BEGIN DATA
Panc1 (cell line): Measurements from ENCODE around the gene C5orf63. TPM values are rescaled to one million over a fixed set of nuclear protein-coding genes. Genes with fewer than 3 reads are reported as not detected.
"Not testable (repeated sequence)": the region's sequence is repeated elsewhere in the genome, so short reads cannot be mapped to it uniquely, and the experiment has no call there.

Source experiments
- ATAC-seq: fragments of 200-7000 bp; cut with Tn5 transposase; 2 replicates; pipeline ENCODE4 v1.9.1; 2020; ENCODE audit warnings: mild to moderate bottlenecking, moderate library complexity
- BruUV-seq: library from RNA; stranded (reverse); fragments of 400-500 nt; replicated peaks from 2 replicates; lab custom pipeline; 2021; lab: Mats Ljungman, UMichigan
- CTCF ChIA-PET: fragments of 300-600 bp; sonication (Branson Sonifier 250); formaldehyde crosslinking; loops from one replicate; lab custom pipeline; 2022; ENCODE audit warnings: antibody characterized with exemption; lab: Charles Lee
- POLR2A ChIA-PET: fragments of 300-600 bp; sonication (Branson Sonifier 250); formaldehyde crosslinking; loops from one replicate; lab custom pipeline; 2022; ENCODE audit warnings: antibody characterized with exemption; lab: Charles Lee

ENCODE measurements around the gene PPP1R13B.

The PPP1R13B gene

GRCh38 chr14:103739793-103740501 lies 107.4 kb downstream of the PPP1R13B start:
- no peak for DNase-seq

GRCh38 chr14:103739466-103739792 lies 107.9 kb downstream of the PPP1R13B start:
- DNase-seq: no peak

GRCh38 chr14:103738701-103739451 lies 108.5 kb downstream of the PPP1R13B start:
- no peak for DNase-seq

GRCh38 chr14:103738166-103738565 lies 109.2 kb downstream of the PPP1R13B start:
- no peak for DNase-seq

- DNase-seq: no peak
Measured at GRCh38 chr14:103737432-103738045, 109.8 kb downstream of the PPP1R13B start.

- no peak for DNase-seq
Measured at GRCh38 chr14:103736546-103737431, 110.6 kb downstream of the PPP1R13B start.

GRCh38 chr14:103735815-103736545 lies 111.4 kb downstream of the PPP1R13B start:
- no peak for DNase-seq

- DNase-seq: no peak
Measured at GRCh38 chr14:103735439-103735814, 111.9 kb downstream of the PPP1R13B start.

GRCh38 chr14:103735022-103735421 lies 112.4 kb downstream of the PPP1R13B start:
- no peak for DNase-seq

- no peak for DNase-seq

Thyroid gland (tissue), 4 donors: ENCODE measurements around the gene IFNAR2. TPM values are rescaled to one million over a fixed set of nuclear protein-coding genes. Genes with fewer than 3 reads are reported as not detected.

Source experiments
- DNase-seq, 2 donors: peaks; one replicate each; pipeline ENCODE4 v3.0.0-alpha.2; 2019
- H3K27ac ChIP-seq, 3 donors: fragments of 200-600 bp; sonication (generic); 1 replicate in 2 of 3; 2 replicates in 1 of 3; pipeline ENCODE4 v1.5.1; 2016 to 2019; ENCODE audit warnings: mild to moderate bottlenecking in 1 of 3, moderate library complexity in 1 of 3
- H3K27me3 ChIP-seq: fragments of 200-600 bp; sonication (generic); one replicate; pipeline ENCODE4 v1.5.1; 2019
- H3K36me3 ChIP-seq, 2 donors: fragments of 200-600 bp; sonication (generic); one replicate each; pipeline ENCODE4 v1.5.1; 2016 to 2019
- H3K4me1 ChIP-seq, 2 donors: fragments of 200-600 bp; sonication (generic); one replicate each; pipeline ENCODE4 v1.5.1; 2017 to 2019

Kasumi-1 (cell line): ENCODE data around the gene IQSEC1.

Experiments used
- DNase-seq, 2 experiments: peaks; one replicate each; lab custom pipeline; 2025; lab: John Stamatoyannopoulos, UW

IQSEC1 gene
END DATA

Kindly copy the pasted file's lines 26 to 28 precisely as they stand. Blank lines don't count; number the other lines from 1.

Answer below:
GRCh38 chr14:103735022-103735421 lies 112.4 kb downstream of the PPP1R13B start:
- no peak for DNase-seq

- no peak for DNase-seq